Blog Posts by Dan Tynan

  • Headblade example shows how to turn your genius idea into a gold mine

    Some people have a head for business. Todd Greene turned his head into a business.

    In the mid 1990s, the then-20-something Greene – a digital animator – was losing his hair. So he began shaving his head. The problem? Razors built for shaving faces or legs weren't designed to navigate the curves of his skull, especially on the side opposite to his dominant hand.

    Then one day Greene had a revelation: What if there was a razor that fit on your fingers like a joy buzzer, so you could shave your skull as easily as rubbing it? Excitedly, he began building a prototype out of clay.

    From those humble beginnings sprang the HeadBlade, which has turned into a complete line of head-care products available in thousands of drug stores nationwide. Since that first 'aha' moment, Greene's invention also found its way into Time magazine's “Ten Best Designs of 2000” and New York's Museum of Modern Art. Over 1 million headblades have been sold and the company is worth over $5 million.

    But Greene had several

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  • The Hempire Strikes Back: The financial ups and downs of setting up in the marijuana business

    He told me his name was John.

    "Last name?" I asked. "Just John," he said. "And the name of his store, the one that just opened?"

    He demurred.

    “I don't want to invite undue scrutiny,” he said. “There is so much uncertainty in this space right now.”

    “Most new businesses welcome media coverage,” I persisted. “Don't you want customers to be able to find you?”

    “They will,” he said. And then he went quiet.

    John is in the medical marijuana business. In early August he opened his first cannabis dispensary somewhere in Los Angeles (he declined to get more specific). Despite the fact that medical marijuana has been approved for sale in California and 17 other states – two of which, Washington and Colorado, have also legalized adult use starting next year – it remains a shadowy industry whose members tend to avoid the spotlight.

    That's because, in the eyes of the federal government, marijuana remains a Schedule 1 drug, subject to the same legal enforcement as heroin, ecstasy, and crystal meth. Even

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  • Four Dumb Branding Mistakes To Avoid

    Whether you're a multinational conglomerate or a one-person shop in Kalamazoo, you are a brand. That means you're subject to the same brand demands as Apple, Coca Cola, and General Motors, only with an infinitesimal sliver of their marketing and advertising budgets.

    You've got to do the same things they had to do – come up with a unique name, a catchy tag-line, an easily identifiable logo. More important, you've got to establish a unique identity and stick to it.

    You know what? You're probably going to screw up - at least a little. Cheer up - it's normal, plenty of others have, including some of the biggest brands in the world. OR you can read this and learn from their mistakes.

    Dumb branding mistake #1: Names matter

    Choosing the right name for your business seems simple enough. But the road to marketing success is littered with the corpses of unintentionally amusing names [fair warning - this link contains risque jokes]. Take, for example, PMS Mortgage, STD Flea Market, or the Mammoth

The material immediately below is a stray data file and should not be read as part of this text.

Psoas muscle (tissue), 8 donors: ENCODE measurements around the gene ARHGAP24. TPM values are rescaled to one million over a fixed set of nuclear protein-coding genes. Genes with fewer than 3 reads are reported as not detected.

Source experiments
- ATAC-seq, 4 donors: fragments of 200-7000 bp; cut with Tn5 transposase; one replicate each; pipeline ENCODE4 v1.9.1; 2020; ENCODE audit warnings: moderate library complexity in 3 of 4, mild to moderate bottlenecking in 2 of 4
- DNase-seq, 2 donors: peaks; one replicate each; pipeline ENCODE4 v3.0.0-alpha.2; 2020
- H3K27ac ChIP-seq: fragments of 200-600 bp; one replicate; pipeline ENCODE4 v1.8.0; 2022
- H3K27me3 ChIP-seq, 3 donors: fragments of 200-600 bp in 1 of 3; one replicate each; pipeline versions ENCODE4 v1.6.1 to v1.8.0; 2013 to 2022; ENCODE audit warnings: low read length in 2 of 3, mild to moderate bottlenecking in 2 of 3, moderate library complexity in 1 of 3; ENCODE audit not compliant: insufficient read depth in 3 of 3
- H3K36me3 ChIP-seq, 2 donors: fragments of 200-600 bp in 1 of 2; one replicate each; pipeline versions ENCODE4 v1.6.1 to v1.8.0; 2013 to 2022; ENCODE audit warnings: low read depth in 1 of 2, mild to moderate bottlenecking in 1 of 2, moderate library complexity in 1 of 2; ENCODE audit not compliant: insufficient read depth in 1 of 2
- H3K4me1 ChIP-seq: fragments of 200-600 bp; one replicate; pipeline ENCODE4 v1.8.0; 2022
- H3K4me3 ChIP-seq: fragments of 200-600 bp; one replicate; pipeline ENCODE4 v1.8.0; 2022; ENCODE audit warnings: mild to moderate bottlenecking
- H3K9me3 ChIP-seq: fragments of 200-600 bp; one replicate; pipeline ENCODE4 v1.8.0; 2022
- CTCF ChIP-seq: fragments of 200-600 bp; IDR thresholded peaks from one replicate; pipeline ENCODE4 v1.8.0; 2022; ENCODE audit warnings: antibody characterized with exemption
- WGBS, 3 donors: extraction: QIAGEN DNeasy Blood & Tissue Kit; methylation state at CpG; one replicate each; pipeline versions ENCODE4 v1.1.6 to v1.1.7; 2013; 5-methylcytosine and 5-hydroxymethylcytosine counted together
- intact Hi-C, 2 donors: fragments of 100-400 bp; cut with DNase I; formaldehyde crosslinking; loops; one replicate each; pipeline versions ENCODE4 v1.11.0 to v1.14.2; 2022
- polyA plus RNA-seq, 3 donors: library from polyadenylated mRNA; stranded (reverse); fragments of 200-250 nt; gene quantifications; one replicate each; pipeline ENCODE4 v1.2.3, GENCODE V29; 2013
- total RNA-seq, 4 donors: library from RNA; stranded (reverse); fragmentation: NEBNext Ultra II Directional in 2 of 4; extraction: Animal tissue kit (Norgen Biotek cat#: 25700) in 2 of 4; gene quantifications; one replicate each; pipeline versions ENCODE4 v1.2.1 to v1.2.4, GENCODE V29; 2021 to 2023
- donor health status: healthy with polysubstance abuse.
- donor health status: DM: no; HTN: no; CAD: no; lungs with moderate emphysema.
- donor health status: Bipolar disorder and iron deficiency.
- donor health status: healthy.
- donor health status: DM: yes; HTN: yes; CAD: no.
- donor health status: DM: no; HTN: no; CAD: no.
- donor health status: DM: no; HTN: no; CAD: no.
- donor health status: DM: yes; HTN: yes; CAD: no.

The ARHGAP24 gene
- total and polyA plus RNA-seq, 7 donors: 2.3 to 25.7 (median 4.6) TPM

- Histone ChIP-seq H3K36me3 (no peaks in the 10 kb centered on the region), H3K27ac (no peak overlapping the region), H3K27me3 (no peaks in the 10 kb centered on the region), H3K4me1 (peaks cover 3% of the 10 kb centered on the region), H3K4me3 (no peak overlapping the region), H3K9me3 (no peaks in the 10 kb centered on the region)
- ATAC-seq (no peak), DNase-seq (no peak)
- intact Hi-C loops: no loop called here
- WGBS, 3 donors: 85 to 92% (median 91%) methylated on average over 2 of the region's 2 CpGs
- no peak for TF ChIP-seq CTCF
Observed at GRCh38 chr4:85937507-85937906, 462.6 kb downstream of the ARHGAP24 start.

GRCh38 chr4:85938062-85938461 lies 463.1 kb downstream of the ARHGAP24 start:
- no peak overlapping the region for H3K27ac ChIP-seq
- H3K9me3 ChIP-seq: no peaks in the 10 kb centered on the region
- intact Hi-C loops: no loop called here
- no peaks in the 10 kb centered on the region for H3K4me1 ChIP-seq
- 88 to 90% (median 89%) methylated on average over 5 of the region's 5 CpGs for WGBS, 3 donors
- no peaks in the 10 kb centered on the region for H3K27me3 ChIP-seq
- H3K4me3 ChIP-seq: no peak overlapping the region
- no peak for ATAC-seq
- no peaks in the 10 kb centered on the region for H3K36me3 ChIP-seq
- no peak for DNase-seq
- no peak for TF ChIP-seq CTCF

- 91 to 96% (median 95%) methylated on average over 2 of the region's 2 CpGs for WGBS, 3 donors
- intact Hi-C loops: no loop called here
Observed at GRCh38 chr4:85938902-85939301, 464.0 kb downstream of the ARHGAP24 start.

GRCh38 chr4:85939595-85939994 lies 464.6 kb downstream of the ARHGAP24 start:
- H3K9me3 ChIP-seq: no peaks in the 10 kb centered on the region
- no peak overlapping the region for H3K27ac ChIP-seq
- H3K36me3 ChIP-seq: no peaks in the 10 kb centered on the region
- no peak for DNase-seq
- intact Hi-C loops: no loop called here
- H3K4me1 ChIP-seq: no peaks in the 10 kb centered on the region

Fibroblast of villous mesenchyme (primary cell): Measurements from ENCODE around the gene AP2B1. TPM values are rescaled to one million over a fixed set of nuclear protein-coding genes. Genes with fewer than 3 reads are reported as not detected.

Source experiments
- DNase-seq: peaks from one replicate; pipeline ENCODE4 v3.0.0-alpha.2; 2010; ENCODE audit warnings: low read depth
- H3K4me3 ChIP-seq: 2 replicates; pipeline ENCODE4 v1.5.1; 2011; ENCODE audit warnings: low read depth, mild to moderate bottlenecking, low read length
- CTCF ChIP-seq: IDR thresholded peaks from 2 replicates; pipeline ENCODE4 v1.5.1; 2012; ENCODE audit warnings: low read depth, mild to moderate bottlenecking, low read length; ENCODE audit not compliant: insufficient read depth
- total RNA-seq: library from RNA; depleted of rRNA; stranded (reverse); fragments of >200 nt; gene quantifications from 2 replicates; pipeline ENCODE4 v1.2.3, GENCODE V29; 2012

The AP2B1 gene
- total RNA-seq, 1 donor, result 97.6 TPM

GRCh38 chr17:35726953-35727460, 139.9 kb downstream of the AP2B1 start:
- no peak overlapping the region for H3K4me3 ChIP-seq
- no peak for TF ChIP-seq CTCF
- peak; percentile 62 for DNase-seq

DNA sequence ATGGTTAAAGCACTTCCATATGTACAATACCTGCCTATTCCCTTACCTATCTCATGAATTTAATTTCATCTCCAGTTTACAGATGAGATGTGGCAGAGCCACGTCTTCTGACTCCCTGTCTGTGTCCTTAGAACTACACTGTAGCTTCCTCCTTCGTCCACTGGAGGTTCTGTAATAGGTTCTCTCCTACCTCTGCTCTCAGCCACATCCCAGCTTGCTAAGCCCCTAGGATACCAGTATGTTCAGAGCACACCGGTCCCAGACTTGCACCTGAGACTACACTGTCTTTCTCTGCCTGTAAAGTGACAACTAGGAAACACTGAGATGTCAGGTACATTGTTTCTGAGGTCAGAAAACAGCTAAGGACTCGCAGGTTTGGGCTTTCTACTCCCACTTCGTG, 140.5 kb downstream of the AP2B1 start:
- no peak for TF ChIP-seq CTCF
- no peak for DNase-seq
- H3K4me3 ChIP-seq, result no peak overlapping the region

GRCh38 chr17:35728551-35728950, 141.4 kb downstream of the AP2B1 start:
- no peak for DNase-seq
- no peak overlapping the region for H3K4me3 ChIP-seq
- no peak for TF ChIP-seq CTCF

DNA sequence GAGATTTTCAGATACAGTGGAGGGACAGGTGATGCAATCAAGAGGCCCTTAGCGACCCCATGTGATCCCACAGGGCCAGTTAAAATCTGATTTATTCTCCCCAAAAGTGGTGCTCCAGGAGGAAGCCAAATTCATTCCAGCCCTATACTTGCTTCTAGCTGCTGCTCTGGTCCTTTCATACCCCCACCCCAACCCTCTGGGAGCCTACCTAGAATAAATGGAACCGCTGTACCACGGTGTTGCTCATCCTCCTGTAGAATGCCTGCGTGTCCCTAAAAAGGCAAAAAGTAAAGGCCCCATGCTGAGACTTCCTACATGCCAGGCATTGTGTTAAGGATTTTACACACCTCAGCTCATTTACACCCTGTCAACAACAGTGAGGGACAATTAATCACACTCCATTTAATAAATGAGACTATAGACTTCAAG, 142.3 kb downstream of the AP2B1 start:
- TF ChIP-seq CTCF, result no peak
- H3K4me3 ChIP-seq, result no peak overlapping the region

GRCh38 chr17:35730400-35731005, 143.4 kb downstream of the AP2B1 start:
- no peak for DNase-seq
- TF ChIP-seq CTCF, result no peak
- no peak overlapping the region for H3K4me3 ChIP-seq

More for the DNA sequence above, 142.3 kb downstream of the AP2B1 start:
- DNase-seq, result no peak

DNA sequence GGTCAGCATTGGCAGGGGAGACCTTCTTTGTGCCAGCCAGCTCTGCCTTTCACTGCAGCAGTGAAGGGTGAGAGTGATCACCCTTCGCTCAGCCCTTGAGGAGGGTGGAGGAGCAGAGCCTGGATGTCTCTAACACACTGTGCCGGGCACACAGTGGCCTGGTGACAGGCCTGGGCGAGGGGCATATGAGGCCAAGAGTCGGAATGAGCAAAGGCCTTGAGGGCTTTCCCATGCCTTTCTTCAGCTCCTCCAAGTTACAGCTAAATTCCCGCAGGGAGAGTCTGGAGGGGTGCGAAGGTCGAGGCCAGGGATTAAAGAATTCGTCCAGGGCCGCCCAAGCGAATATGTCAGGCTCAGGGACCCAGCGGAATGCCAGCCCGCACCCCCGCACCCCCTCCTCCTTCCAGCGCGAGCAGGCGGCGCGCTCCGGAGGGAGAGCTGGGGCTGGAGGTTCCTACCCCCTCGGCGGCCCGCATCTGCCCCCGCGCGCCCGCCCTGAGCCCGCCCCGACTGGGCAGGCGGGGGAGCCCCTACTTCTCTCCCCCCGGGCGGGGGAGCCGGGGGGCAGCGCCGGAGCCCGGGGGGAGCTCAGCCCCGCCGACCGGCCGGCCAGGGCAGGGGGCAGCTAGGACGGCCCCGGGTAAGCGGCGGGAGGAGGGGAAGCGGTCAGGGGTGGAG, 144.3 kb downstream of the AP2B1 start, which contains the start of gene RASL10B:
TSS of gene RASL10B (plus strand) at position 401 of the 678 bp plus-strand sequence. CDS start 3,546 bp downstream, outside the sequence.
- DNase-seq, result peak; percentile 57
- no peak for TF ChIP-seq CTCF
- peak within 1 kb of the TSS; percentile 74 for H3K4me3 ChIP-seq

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  • Warning: Your small business may have already been hacked

    Rorschach Electronics never had a clue.

    For months, its customers' credit card data was quietly being harvested by cyber criminals in Eastern Europe. It wasn't until the store's payment processing company linked a series of fraudulent charges back to the family-owned business that Rorschach realized it had been hacked.

    By then, the attackers had racked up nearly $3 million in bogus charges, according to the store's credit card issuer, which fined the store $100,000 for the security breach.

    Rorschach is not the store's real name; the company insisted on anonymity for this story, lest the publicity make them a target for future attacks. The company is now attempting to appeal that fine – a process its attorney, Aaron Messing, describes as “Kafkaesque.”

    The Rorschach story is not at all unique, says Messing, who specializes in data security and privacy issues for OlenderFeldman LLP in Union, New Jersey.

    “One of the biggest fallacies about small-to-medium businesses is that they're too

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  • What Does Your Email Say About You?

    What your email says...

    If you're running a small business, especially one that relies on the Internet for at least some of its marketing, mastering the art of email is as essential as cranking up the coffee machine and hanging an Open For Business sign on the door.

    Your email can speak volumes. But if you're not careful, it will do it in a squeaky voice or an incomprehensible accent. There are four key components to every email: your address, subject line, message text, and signature. Screw any of them up and you could look foolish and unprofessional to the world at large. Here's how to avoid that fate.

    1. Your Email Address, Your Self

    To the 2.4 billion strangers who occupy the Internet, your email address is your identity. Yet you'd be surprised how many small business owners mess this up. For example:

    If your email address is...

    It tells the world You were born in 1912. You are using a dial-up Internet account and probably still own a rotary phone.
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